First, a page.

News & Runway

Clothes so Lovely, You’ll Wish You Were Pregnant: Say Hello to Storq

Courtney Klein, co-founder of Storq

Courtney Klein, co-founder of Storq

Regardless of personal style, chic and simple basics are a wardrobe must. But as one’s belly grows (because of a baby, not a brownie), the options for such pieces become extremely limited. Like, non-existent.

I’ve had pregnant friends, fearful of taking the leap into the frumpy maternity section of their local department store, squeeze into their pre-baby clothes until bursting seams give way. For the sake of said friends everywhere, I give you Storq.

When it comes to the notion of traditional maternity wear, this eComm newcomer is pushing the envelope to the stratosphere. A collaboration between friends Courtney Klein and Grace Kapin, Storq aims to provide maternity essentials that are equal parts practical, accessible and stylish. “At the end of the day, pregnant women just want to feel like themselves,” says Klein. “Storq is for the woman with a very strong sense of personal style.”

Sounds like us (minus the pregnant part). I caught up with Klein to learn more:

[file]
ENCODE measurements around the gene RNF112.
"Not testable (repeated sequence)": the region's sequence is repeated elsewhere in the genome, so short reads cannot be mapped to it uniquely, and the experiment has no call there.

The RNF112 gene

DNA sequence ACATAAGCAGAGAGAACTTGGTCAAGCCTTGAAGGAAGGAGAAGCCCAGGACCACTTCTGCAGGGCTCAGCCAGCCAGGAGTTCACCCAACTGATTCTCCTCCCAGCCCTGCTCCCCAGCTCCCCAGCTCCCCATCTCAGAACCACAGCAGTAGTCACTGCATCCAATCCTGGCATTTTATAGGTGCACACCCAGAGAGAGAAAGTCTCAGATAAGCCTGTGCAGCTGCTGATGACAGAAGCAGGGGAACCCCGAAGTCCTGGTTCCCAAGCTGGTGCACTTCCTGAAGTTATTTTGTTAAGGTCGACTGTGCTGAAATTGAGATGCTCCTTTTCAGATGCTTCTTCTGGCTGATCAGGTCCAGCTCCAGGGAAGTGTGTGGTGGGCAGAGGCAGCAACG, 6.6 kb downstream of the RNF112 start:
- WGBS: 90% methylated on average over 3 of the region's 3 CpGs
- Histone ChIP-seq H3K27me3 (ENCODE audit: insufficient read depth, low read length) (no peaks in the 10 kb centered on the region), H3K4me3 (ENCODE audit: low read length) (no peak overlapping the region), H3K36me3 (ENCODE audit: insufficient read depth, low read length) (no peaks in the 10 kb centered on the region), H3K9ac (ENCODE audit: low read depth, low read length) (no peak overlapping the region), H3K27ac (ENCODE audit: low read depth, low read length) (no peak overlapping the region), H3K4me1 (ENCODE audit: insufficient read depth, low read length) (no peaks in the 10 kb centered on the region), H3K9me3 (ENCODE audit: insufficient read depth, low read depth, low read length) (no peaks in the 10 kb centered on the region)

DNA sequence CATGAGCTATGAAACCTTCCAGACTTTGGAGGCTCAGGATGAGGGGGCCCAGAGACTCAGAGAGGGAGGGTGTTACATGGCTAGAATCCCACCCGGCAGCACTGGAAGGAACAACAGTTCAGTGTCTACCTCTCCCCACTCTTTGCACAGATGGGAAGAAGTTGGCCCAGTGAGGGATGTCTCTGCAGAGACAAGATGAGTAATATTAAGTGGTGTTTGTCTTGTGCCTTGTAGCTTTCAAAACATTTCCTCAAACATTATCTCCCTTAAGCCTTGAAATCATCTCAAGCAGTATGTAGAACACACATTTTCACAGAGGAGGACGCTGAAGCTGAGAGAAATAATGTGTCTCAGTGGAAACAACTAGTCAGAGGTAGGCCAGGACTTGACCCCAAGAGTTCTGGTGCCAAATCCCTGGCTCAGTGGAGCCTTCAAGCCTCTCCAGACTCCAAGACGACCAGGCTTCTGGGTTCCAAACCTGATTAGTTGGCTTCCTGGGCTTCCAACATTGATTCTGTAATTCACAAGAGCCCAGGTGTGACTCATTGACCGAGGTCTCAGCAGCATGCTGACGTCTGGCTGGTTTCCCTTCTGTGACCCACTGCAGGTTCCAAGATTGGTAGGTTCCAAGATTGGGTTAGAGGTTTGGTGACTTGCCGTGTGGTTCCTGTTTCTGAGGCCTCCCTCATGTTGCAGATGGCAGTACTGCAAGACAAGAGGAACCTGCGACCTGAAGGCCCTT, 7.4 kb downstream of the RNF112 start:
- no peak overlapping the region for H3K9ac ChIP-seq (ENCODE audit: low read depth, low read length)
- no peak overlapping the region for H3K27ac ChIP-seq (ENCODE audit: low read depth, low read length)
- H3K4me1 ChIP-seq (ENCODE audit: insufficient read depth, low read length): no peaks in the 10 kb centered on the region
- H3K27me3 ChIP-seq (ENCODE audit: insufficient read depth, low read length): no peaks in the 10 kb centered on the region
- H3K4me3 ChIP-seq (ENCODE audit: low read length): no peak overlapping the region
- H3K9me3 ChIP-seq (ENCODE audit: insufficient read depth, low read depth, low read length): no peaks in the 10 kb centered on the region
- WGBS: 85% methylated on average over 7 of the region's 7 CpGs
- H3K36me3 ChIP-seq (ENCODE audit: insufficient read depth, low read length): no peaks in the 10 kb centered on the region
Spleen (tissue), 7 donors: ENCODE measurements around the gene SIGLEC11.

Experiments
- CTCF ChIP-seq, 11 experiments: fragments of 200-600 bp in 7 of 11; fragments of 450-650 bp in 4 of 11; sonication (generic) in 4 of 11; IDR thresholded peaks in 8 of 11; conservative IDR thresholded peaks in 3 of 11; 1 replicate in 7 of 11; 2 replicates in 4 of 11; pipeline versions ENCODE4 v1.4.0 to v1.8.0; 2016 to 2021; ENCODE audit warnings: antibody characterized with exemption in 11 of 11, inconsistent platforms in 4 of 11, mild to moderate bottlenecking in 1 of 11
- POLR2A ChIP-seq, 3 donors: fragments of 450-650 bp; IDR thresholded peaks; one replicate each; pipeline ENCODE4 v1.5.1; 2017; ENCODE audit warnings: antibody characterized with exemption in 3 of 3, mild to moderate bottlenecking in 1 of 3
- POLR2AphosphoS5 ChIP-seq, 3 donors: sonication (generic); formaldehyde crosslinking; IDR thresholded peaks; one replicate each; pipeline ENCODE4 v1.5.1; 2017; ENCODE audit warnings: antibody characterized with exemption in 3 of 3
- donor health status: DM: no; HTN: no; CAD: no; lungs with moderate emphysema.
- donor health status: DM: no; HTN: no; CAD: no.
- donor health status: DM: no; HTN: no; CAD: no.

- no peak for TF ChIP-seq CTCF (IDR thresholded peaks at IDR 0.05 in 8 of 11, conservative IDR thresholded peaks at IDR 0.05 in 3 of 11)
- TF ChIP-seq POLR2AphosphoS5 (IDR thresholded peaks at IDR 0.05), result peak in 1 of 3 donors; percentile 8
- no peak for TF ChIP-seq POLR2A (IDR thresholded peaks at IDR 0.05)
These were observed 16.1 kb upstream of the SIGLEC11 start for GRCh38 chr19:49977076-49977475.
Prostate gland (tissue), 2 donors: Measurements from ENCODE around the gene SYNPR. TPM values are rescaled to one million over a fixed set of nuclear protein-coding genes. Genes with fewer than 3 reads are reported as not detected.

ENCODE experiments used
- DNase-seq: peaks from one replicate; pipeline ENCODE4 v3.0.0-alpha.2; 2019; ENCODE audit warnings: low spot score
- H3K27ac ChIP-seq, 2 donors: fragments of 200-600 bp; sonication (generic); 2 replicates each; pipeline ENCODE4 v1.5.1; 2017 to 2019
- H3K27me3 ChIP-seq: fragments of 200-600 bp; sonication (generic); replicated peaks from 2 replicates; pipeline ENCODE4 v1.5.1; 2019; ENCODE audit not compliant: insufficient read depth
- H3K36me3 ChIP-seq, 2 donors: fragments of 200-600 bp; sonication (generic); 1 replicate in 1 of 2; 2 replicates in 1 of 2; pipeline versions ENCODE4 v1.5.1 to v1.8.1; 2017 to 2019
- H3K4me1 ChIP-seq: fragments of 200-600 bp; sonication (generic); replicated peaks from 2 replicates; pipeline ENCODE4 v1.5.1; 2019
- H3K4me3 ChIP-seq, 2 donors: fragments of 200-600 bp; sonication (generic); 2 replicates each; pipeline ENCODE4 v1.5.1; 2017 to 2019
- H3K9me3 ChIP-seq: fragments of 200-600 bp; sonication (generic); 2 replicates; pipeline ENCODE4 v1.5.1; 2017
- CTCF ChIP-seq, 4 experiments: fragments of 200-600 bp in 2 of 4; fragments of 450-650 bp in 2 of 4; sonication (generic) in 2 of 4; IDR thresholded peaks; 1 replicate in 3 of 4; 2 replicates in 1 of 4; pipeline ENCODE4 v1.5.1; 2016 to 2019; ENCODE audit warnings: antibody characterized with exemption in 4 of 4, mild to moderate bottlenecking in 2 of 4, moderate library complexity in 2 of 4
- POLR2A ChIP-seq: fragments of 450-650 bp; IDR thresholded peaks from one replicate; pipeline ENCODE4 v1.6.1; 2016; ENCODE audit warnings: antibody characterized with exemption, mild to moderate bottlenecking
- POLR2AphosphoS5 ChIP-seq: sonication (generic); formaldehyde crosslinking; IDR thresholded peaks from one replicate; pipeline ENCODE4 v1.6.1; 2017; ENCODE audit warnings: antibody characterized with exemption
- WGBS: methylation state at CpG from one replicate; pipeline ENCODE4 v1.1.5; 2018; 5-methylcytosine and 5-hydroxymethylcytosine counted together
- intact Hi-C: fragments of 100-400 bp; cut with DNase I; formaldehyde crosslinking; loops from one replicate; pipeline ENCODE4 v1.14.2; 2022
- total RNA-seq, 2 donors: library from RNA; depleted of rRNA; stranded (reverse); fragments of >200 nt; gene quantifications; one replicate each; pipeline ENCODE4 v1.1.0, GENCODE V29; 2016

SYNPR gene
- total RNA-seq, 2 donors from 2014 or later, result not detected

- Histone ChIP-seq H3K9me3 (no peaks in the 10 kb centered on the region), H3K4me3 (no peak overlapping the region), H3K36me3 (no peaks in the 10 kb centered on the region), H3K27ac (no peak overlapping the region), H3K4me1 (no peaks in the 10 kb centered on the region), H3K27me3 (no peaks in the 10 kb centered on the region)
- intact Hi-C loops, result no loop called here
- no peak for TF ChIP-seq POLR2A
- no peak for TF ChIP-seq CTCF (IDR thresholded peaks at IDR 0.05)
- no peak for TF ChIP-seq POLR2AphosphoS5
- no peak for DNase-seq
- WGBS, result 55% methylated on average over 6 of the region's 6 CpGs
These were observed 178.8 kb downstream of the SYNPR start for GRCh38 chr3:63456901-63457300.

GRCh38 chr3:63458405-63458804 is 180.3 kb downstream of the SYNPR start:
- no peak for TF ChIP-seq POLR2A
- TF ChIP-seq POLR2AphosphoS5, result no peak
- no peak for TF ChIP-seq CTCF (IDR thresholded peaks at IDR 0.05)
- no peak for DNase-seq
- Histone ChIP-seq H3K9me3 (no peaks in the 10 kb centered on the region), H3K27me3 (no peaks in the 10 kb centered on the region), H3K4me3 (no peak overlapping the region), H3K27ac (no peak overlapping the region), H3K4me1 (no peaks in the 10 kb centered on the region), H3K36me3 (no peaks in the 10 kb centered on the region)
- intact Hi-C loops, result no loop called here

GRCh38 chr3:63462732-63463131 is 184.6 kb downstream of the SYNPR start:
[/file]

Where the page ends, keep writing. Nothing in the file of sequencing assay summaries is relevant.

Julie Bensman: Where did the idea for Storq come about?

Courtney Klein: Listening to pregnant friend after pregnant friend passionately discuss maternity fashion, or the lack thereof. There's a real desire to preserve a sense of identity and style while pregnant and not a lot of options out there for doing so. 


JB: Whether pregnant or not, good basics are key to good style…

CK: The best basics take the stress out of getting dressed each morning.  We're in favor of minimal silhouettes, super soft fabrics and styles that mix seamlessly with everything in your closet. 

JB: The site offers beauty and body products, as well?

CK: Yes! Pregnant women have a unique set of concerns when it comes to what they can safely put on their skin. We set out to source products that are not only safe for moms-to-be, but also effective and luxurious. 

JB: You recently relocated to San Francisco from NYC. How do you see street style differ between the two cities?

CK: There's no illusion that The Sartorialist is lurking around the corner in SF.


JB: How would you describe your own sense of style? 

CK: Classic and laid-back with emphasis on a good shoe. 

JB: Favorite designers?

CK: It's always more about individual pieces, but I would say Azzedine Alaia, Phoebe Philo, Rei Kawakubo, Acne, Nicholas Ghesquiere, Christobal Balenciaga, Bonnie Cashin, Helmut Lang and whoever invented espadrilles.

JB: What's the last thing you googled?

CK: Grace and I only use Bing. Just kidding! “Talking cats.”